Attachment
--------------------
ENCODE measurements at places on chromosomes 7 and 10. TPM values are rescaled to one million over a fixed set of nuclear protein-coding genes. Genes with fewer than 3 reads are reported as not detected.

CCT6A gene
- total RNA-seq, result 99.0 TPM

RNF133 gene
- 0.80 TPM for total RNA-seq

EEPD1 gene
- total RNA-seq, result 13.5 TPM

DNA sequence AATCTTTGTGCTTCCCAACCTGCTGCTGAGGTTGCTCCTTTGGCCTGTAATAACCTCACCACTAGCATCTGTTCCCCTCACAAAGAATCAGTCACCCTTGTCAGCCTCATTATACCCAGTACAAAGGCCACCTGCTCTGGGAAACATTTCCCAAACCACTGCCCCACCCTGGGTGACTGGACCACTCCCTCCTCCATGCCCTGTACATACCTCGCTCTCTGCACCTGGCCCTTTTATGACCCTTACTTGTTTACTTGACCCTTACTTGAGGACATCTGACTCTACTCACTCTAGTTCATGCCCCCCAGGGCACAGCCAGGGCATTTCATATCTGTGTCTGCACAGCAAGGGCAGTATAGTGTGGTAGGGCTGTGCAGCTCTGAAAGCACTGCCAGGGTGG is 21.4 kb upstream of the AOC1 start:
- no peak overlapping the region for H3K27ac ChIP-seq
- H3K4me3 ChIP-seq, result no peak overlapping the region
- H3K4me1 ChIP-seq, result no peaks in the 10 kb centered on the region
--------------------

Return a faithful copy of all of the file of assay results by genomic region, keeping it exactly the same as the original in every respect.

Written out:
ENCODE measurements at places on chromosomes 7 and 10. TPM values are rescaled to one million over a fixed set of nuclear protein-coding genes. Genes with fewer than 3 reads are reported as not detected.

CCT6A gene
- total RNA-seq, result 99.0 TPM

RNF133 gene
- 0.80 TPM for total RNA-seq

EEPD1 gene
- total RNA-seq, result 13.5 TPM

DNA sequence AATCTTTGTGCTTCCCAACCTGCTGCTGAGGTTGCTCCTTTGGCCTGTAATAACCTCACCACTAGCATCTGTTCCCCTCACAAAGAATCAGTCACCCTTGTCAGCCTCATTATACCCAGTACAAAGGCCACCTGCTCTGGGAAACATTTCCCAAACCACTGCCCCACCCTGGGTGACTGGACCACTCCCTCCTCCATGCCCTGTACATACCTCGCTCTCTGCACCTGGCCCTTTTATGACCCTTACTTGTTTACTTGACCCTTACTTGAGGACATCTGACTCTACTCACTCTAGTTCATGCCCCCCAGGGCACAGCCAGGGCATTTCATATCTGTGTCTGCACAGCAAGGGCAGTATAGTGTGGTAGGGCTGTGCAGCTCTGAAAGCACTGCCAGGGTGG is 21.4 kb upstream of the AOC1 start:
- no peak overlapping the region for H3K27ac ChIP-seq
- H3K4me3 ChIP-seq, result no peak overlapping the region
- H3K4me1 ChIP-seq, result no peaks in the 10 kb centered on the region